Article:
With the weather turning from warm to hot in the Columbia Basin, the people of Tri-Cities will be heading outdoors. It's time to soak up the sun, stretch the legs, and make the most of the season. For many of us, that means it's time to park along the Columbia River and take a long walk along the great trails and walkways that put us within arm's reach of nature. Others will be boating, fishing, swimming, or letting their dogs off-leash to splash into the river.

The Columbia River may not be safe for recreation this year

If you're new to the area, you may not realize that the Columbia River, particularly around the Tri-Cities, faces a serious problem: toxic algae bloom. The problem, however, is new to long-term residents of the area, too. It wasn't until 2021 that this algae bloom was found in the Columbia River. Many dogs died that year as innocent pet owners let their pooches play in the river, not knowing the danger the dogs were in.

What is toxic algae bloom?

Also called algal blooms, these waves of murk in the water are cyanobacteria - a bacterial organism that behaves similarly to plants. These bacteria can develop in certain conditions into a "bloom," a large, visible mass, which may either float along the surface of the water (planktonic), or cling to the structures at the bottom of the water (benthic). The image below shows an example of both, although they can be different in appearance and color. Most blooms found in the Columbia River are benthic.

Two examples of toxic algal blooms
Benton-Franklin Health District

The bloom is dangerous because the bacteria in it produce "toxins that affect water quality, ecosystem stability, surface drinking water supplies and public health," per Benton-Franklin Health District. Contact with the algae can lead to sickness that may be mild to life-threatening, depending on the type of algae, the type of exposure, and the length of exposure.

What types of things can expose me to the bacteria?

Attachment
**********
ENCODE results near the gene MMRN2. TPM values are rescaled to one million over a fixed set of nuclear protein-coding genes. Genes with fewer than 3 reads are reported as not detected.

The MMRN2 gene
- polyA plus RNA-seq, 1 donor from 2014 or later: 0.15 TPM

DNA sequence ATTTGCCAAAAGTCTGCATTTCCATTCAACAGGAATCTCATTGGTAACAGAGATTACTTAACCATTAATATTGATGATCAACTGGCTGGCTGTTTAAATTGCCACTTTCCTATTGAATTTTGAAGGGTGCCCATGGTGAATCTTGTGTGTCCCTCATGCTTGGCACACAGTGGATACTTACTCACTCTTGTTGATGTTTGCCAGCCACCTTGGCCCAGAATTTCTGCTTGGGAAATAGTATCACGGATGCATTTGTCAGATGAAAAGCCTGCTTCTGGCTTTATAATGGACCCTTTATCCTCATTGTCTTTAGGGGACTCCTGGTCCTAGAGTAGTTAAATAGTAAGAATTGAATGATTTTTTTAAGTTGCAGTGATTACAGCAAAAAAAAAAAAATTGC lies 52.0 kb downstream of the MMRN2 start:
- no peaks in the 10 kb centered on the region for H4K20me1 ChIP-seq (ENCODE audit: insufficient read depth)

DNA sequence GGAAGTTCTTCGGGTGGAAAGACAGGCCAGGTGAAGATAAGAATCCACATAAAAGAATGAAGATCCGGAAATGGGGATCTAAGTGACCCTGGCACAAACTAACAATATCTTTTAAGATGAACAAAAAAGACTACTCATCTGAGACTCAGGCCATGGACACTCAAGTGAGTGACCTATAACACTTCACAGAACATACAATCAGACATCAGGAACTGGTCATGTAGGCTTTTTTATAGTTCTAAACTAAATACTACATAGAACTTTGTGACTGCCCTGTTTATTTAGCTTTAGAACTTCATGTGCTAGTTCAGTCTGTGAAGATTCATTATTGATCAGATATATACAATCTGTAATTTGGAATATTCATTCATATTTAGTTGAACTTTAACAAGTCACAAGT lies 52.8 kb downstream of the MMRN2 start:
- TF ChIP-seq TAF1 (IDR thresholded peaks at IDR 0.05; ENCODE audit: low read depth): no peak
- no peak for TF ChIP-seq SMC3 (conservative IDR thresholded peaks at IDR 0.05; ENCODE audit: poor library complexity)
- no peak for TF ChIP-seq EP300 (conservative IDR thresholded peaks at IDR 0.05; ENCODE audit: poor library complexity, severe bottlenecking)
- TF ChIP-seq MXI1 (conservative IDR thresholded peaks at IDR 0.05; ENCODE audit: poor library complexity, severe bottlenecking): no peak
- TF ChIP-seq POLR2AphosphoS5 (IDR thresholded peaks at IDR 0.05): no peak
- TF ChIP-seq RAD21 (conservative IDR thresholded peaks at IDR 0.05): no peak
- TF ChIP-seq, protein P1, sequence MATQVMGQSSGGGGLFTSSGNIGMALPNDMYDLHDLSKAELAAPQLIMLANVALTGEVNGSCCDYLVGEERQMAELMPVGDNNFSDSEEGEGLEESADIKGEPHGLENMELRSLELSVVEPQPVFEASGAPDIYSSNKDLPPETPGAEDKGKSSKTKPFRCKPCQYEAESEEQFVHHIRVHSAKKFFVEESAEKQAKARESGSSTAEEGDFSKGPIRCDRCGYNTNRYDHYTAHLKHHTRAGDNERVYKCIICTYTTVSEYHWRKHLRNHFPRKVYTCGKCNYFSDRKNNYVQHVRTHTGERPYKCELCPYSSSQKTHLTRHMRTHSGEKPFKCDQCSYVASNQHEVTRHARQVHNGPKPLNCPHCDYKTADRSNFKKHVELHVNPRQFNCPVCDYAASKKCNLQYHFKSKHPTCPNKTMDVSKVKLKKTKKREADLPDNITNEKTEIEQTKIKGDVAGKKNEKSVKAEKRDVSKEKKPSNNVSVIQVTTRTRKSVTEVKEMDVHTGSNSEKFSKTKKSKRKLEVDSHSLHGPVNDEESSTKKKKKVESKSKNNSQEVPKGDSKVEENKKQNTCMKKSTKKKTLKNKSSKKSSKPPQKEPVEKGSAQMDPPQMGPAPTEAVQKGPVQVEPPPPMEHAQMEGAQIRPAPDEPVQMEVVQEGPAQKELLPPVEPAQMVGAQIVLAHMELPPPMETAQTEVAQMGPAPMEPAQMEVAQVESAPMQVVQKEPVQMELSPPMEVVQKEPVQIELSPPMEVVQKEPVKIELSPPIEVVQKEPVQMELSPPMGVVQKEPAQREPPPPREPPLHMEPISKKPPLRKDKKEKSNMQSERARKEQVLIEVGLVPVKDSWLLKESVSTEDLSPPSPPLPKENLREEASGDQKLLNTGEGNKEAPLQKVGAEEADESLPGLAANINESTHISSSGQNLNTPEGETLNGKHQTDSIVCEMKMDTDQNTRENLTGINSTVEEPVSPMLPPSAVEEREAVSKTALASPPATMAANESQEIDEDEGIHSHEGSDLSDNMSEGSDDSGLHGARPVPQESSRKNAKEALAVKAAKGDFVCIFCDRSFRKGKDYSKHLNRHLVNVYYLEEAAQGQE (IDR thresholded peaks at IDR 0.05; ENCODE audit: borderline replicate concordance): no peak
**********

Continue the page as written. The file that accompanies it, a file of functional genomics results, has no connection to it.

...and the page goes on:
Per the CDC, exposure can occur through drinking water, inhaling water droplets, or ingesting contaminated food.

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That means that if the Columbia River looks murky, you should leave. Swimming, drinking, boating, and fishing will all put you at risk. Just being close to the water might lead to an accidental inhalation of a water droplet from river spray. The same goes for pets and livestock.

Note: it is not yet clear whether eating freshwater fish caught in a bloom can be harmful; however it is officially discouraged. The Oregon Health Authority offers advice to fishermen who decide to eat the fish against this precaution.

Guide to protecting animals from toxic algae bloom
Centers for Disease Control

What are the symptoms of illness caused by toxic algae bloom?

The Centers for Disease Control lists these common symptoms for humans affected by the bacteria:

  • Stomach pain
  • Rash
  • Headache
  • Coughing
  • Watery eyes
  • Nose irritation
  • Sore throat

More severe symptoms include:

  • Liver damage
  • Seizure
  • Irregular heartbeat

Symptoms in pets and animals can include vomiting, loss of energy, stumbling or falling, and seizures.

If these symptoms are present, a doctor or veterinarian should be seen immediately.

Benton-Franklin Health District began its annual monitoring of the river systems this year on May 20, and will update the public as data becomes available. Warning signs will be posted where algal blooms are found.

Stay safe this summer, and remember the easy saying:

If in doubt, stay out!

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